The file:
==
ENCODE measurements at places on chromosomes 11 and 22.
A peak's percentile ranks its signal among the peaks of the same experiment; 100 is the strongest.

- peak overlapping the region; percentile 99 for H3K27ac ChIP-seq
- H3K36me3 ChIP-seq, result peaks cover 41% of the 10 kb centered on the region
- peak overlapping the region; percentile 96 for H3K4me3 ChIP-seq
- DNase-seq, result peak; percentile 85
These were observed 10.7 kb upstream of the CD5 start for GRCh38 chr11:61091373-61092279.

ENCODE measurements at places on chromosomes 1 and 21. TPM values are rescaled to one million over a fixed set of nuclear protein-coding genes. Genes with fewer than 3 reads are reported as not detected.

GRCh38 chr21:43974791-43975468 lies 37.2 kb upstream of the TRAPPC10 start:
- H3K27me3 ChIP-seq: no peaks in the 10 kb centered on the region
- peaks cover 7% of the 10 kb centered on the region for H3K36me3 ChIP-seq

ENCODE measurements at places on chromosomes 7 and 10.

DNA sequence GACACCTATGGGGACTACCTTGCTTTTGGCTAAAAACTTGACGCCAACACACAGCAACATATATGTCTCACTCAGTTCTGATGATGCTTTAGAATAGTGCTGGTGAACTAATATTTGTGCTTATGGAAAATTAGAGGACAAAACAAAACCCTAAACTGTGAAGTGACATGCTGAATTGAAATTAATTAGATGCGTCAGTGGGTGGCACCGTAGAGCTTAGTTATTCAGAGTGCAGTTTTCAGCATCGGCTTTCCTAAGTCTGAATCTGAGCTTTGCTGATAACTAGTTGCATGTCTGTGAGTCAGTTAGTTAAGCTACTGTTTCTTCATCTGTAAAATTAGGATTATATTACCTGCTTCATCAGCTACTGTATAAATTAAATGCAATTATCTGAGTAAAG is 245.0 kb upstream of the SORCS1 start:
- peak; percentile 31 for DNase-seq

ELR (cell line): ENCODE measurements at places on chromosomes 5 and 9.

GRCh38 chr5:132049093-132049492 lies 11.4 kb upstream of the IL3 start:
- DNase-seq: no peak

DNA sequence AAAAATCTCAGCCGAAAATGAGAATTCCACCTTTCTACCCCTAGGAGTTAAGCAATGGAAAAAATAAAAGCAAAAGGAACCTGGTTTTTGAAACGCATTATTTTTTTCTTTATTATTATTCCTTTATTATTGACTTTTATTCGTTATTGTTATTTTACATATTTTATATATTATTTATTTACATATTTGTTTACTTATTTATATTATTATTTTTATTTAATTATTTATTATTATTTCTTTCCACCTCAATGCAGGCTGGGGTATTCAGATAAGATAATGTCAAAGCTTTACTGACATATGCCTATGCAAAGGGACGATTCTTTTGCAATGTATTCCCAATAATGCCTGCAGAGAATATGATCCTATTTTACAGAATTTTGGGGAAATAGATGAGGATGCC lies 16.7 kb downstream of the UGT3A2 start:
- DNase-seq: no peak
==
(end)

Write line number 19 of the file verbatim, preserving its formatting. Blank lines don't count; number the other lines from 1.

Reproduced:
- DNase-seq: no peak